A photo of a “failed epoxy repair with deteriorated pile” taken underneath Pier 40 for the recent McLaren report.
BY LINCOLN ANDERSON | According to a new study by developer Douglas Durst, the Hudson River Park Trust’s cost estimate for repairing the piles at Pier 40 is excessively high — as much as $50 million too high.
Earlier this year, Madelyn Wils, the Trust’s C.E.O. and president, and Daniel Kurtz, the Trust’s C.F.O. and executive vice president of finance and real estate, painting a dire financial picture of the aging West Houston St. pier, said it would cost $80 million over the next 30 years to fix its metal piles, which Wils numbered at 3,700.
Fourteen hundred of these piles — those in the worst condition — need to be repaired in the next five to 10 years, while the rest can be fixed in the following 10 to 15 years, Wils said then.
However, according to Durst, all of the 15-acre pier’s piles can be preserved in their current condition for as little as $30 million, by placing fiberglass jackets around them that are filled with concrete. The pier’s piles today don’t bear as much load as they did in past decades when its courtyard was used as a truck court, and they don’t need to, according to Durst.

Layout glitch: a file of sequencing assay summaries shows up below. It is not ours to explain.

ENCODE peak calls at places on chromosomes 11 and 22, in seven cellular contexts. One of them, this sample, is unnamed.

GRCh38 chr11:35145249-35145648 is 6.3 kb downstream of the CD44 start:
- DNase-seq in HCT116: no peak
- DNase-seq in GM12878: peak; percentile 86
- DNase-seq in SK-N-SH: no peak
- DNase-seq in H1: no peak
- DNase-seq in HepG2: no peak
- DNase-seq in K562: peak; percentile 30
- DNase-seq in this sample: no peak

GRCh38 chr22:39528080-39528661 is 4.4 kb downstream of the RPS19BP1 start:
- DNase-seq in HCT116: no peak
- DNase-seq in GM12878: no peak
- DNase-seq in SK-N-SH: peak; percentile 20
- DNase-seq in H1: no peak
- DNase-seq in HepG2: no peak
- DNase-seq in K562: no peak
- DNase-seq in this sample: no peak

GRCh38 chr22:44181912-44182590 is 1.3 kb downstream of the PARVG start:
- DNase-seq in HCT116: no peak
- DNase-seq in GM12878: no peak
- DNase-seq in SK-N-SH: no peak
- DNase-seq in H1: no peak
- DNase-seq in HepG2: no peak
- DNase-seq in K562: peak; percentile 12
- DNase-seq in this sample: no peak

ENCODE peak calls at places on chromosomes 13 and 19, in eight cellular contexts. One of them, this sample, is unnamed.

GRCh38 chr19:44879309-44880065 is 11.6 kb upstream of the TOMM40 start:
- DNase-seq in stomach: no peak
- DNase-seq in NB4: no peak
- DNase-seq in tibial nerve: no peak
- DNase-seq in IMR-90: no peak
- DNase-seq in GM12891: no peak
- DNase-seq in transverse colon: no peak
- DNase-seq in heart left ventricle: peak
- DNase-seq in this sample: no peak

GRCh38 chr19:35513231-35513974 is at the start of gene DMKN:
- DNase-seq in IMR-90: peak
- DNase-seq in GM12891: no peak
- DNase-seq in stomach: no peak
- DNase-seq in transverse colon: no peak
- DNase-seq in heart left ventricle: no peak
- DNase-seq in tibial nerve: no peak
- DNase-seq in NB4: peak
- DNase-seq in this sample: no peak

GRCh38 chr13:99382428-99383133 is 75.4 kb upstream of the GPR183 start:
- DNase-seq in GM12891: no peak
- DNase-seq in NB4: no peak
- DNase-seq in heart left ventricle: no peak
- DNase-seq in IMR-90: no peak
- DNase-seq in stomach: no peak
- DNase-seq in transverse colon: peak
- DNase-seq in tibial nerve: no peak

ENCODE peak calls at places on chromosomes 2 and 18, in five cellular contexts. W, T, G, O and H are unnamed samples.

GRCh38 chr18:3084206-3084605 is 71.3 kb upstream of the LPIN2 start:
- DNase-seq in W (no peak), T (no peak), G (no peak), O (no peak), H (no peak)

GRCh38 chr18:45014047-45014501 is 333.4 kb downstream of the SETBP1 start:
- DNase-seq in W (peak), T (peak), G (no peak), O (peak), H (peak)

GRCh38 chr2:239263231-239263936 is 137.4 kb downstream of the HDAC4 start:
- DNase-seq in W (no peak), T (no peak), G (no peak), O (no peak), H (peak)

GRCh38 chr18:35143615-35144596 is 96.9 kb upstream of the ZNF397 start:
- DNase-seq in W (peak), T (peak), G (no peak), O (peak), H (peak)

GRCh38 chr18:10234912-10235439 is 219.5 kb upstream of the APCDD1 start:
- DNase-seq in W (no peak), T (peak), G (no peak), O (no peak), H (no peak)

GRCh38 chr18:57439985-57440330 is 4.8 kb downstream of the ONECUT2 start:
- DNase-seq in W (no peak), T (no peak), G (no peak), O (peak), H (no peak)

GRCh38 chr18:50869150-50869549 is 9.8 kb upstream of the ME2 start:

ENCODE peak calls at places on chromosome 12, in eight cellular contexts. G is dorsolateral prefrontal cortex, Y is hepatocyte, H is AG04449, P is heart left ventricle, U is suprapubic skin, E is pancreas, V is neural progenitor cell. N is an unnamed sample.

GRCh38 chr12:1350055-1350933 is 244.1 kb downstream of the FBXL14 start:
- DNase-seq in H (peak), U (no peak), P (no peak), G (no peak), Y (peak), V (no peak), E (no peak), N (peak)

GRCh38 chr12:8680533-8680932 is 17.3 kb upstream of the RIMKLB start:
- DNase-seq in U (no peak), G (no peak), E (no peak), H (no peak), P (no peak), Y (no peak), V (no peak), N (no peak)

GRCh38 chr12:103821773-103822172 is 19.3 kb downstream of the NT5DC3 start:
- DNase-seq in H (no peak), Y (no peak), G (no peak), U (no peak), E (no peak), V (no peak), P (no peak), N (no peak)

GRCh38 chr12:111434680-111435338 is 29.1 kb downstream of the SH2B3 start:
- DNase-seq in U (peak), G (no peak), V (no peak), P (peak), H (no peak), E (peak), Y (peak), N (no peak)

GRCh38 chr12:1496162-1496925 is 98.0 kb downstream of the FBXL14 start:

Durst is chairperson of the Friends of Hudson River Park, the waterfront park’s former watchdog group recently turned private fundraising arm.
Several months ago, he floated an alternative plan for redeveloping Pier 40. Conceived along with Ben Korman, who used to run the pier’s parking operation, this plan would feature valet parking and a high-tech campus, while preserving the pier’s beloved courtyard sports field.
If a second-level deck were built so that the sports field could be raised above the flood plain — with the parking put on the level below the field — the piles would need more reinforcement, which would raise the cost of fortifying them up to $44 million. Following Sandy, Durst said his proposal now definitely calls for raising the field.
The Trust, for its part, has been pushing to open up the Hudson River Park Act of 1998 to allow a greater variety of potentially viable uses for the pier. One such currently unpermitted use that has generated significant interest — as well as substantial opposition — is residential housing at Pier 40. Housing would be a high-revenue, low-impact use, according to outside planning consultants retained by the local youth sports leagues to study ideas for the pier earlier this year.
Among some of the other exhibit photos in the recent McLaren report on Pier 40’s piles are a “typical pile encasement,” above, and a “deteriorated anode,” below.
Durst, one of the city’s most prominent developers, personally does not feel residential would work on the pier.
In September, a Durst spokesperson said, “Douglas speaking for himself does not have an ideological issue, but a practical one — that [residential housing on Pier 40] will be too difficult to implement and construct and won’t generate the necessary revenue for the pier or the park.”
In an interview last week, Durst said Superstorm Sandy showed that building housing out on the pier would be a mistake.
“To me it proves that it doesn’t work on the pier,” he said.